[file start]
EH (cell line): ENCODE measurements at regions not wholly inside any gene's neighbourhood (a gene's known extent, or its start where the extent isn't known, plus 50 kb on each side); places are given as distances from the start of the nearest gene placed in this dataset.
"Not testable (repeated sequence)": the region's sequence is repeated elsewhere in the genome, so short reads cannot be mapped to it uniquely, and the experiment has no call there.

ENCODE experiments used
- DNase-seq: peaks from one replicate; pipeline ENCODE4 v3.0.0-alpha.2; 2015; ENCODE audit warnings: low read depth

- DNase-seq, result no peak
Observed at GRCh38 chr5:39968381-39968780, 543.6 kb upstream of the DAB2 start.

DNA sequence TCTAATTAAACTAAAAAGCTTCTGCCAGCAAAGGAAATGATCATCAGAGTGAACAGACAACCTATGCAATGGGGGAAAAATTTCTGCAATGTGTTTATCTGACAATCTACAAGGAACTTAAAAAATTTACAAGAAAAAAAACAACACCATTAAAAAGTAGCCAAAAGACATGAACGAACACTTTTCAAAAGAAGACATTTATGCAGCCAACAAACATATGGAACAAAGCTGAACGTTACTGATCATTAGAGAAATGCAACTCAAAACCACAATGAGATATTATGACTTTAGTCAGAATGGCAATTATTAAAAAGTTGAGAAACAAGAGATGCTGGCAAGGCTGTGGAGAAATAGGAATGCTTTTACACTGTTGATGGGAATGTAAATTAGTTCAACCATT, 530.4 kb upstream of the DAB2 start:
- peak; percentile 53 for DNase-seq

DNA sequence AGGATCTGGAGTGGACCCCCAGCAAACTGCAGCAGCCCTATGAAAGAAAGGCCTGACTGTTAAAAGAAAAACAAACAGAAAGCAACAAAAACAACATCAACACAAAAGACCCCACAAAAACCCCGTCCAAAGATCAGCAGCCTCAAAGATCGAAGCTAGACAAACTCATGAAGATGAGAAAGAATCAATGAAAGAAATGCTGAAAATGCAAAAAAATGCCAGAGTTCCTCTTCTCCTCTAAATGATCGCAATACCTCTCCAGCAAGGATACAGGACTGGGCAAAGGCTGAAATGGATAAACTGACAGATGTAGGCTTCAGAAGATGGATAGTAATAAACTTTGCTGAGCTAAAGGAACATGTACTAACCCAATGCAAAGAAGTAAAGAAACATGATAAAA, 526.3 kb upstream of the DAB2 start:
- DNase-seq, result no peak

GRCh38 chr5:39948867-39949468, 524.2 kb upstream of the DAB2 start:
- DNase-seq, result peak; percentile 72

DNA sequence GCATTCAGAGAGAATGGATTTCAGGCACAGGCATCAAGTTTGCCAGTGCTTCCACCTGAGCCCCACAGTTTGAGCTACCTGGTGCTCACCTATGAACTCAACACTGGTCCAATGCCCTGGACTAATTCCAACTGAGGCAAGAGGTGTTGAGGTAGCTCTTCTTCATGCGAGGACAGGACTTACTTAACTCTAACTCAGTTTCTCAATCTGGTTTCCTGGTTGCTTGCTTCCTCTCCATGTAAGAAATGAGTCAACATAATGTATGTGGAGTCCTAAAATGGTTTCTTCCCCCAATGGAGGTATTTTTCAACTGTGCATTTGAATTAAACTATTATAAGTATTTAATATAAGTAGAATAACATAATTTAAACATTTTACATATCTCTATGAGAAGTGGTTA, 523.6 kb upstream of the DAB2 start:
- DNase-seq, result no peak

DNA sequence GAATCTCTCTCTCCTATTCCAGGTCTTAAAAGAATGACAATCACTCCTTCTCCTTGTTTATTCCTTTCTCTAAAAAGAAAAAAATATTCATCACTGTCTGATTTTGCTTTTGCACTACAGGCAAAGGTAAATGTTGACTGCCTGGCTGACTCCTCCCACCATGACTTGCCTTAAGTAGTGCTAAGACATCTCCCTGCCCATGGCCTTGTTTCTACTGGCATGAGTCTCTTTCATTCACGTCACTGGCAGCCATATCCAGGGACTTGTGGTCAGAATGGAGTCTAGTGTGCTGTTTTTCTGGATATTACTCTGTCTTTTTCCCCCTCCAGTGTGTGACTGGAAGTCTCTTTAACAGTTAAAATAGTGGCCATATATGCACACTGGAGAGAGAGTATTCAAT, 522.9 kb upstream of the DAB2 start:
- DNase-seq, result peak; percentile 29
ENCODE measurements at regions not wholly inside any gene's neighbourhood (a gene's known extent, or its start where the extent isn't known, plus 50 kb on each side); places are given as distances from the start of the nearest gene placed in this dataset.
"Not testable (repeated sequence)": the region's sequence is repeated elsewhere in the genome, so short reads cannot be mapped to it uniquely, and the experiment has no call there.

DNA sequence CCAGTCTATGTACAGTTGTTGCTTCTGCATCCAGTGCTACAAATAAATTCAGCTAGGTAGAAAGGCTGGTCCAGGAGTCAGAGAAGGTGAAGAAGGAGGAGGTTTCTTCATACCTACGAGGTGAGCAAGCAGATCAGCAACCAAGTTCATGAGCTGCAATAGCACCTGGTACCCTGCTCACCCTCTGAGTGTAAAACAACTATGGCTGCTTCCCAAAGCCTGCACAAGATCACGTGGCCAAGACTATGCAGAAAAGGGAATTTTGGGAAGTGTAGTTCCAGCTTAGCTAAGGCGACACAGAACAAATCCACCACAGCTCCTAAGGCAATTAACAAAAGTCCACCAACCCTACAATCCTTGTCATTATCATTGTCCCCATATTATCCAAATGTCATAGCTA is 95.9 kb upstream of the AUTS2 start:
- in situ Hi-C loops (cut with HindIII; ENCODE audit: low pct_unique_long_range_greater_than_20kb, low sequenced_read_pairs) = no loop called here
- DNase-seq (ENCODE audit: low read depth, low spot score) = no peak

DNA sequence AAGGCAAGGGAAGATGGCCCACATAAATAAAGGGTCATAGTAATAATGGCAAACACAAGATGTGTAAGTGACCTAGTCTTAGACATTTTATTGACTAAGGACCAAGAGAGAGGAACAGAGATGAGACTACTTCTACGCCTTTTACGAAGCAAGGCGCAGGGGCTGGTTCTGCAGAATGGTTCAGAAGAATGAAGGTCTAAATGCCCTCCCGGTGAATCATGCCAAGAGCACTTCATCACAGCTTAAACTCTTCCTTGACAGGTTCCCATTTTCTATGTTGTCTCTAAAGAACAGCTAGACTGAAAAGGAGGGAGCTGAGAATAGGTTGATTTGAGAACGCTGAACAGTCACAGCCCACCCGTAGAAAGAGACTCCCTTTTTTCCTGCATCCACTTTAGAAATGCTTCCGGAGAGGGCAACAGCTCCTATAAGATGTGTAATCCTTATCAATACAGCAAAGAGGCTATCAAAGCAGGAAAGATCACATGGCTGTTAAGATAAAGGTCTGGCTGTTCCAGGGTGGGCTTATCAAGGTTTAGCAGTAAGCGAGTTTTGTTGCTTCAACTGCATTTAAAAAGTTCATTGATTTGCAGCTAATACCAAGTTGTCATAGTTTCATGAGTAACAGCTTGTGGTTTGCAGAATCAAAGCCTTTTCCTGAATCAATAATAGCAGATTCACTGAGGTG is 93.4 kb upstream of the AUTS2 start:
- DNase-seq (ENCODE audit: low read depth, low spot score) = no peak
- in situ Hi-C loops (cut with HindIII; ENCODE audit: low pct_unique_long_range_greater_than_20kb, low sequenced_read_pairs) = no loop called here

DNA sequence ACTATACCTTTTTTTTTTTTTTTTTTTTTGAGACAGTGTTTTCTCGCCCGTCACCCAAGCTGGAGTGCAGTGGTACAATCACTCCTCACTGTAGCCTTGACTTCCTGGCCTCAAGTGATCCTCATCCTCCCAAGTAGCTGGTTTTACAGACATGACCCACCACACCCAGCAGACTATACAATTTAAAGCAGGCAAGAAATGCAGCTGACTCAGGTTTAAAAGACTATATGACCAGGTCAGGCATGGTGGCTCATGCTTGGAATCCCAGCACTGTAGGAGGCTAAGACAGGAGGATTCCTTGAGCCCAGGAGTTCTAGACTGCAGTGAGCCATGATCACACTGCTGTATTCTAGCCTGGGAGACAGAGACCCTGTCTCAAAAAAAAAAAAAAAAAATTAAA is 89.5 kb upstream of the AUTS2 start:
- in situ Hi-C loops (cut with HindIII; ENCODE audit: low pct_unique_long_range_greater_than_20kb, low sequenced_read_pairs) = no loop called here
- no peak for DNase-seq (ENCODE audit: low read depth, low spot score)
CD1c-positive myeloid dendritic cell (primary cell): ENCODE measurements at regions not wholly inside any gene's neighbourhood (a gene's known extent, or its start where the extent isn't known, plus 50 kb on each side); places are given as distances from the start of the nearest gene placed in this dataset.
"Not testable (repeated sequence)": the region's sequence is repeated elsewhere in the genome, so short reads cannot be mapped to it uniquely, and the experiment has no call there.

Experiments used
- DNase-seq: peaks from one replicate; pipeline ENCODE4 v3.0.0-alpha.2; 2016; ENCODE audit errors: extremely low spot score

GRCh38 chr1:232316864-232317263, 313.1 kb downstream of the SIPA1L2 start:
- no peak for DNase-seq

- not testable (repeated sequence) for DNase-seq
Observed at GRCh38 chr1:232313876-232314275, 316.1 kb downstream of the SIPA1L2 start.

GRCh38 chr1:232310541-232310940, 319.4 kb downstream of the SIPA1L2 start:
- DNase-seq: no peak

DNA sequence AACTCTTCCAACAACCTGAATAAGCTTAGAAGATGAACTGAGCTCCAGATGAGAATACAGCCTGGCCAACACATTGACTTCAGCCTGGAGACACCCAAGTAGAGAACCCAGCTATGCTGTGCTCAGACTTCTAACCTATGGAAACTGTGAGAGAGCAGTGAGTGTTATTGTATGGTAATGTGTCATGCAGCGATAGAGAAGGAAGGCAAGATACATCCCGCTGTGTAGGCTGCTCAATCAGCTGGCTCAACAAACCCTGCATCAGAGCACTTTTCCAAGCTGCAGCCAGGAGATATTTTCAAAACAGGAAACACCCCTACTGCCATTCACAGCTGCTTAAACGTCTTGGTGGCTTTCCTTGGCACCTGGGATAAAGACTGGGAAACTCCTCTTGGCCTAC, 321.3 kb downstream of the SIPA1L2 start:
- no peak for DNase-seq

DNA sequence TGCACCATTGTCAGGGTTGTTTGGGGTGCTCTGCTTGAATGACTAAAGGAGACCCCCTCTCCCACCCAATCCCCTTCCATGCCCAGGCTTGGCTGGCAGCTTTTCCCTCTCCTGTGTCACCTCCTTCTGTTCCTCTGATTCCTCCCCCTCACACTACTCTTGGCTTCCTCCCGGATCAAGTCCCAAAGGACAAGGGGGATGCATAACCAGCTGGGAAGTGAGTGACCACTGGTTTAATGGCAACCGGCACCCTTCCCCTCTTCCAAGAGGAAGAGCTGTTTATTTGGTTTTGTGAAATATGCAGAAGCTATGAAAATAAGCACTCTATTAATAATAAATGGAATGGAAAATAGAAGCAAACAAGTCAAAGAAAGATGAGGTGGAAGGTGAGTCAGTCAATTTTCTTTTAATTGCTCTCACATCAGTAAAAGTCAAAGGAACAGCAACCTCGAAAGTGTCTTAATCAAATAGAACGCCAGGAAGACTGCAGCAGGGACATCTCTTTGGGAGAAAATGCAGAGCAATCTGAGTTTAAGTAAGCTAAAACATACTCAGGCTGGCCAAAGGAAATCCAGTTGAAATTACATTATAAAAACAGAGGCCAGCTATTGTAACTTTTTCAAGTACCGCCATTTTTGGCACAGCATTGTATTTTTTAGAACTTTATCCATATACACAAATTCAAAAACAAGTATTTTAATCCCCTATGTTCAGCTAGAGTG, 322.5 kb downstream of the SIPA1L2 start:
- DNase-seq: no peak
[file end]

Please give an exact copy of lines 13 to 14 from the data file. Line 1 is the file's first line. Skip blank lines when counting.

DNA sequence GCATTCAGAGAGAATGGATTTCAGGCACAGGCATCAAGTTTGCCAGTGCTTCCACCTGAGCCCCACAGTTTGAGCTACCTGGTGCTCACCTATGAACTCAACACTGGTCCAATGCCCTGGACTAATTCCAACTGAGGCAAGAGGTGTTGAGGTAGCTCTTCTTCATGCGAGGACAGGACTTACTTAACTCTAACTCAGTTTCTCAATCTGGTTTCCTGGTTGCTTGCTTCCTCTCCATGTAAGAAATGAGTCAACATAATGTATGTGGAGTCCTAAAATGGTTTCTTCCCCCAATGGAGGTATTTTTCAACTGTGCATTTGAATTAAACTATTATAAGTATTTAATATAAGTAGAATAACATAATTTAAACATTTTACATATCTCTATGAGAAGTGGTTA, 523.6 kb upstream of the DAB2 start:
- DNase-seq, result no peak